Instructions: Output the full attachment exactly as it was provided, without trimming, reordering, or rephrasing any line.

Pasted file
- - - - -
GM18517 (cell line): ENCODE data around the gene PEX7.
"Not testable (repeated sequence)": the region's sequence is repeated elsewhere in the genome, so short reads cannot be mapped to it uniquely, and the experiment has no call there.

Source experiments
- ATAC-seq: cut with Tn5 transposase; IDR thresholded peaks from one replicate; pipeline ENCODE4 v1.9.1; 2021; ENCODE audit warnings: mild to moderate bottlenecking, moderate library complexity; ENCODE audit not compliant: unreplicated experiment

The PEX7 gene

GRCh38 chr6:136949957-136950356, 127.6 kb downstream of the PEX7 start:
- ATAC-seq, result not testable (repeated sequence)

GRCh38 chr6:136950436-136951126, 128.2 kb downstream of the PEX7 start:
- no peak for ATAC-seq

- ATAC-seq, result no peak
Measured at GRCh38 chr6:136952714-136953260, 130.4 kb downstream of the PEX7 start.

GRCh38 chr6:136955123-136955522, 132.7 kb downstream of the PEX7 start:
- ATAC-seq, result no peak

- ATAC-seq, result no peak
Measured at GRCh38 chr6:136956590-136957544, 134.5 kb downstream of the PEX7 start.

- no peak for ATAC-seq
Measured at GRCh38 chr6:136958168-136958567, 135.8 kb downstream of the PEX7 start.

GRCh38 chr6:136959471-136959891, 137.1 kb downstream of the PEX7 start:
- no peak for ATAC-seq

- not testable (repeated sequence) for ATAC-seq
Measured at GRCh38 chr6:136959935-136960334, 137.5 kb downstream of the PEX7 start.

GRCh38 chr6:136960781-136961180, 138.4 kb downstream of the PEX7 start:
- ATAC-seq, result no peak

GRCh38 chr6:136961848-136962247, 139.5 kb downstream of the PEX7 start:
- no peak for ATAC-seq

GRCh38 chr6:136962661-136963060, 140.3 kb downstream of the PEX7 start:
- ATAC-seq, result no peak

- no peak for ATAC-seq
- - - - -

GM18517 (cell line): ENCODE data around the gene PEX7.
"Not testable (repeated sequence)": the region's sequence is repeated elsewhere in the genome, so short reads cannot be mapped to it uniquely, and the experiment has no call there.

Source experiments
- ATAC-seq: cut with Tn5 transposase; IDR thresholded peaks from one replicate; pipeline ENCODE4 v1.9.1; 2021; ENCODE audit warnings: mild to moderate bottlenecking, moderate library complexity; ENCODE audit not compliant: unreplicated experiment

The PEX7 gene

GRCh38 chr6:136949957-136950356, 127.6 kb downstream of the PEX7 start:
- ATAC-seq, result not testable (repeated sequence)

GRCh38 chr6:136950436-136951126, 128.2 kb downstream of the PEX7 start:
- no peak for ATAC-seq

- ATAC-seq, result no peak
Measured at GRCh38 chr6:136952714-136953260, 130.4 kb downstream of the PEX7 start.

GRCh38 chr6:136955123-136955522, 132.7 kb downstream of the PEX7 start:
- ATAC-seq, result no peak

- ATAC-seq, result no peak
Measured at GRCh38 chr6:136956590-136957544, 134.5 kb downstream of the PEX7 start.

- no peak for ATAC-seq
Measured at GRCh38 chr6:136958168-136958567, 135.8 kb downstream of the PEX7 start.

GRCh38 chr6:136959471-136959891, 137.1 kb downstream of the PEX7 start:
- no peak for ATAC-seq

- not testable (repeated sequence) for ATAC-seq
Measured at GRCh38 chr6:136959935-136960334, 137.5 kb downstream of the PEX7 start.

GRCh38 chr6:136960781-136961180, 138.4 kb downstream of the PEX7 start:
- ATAC-seq, result no peak

GRCh38 chr6:136961848-136962247, 139.5 kb downstream of the PEX7 start:
- no peak for ATAC-seq

GRCh38 chr6:136962661-136963060, 140.3 kb downstream of the PEX7 start:
- ATAC-seq, result no peak

- no peak for ATAC-seq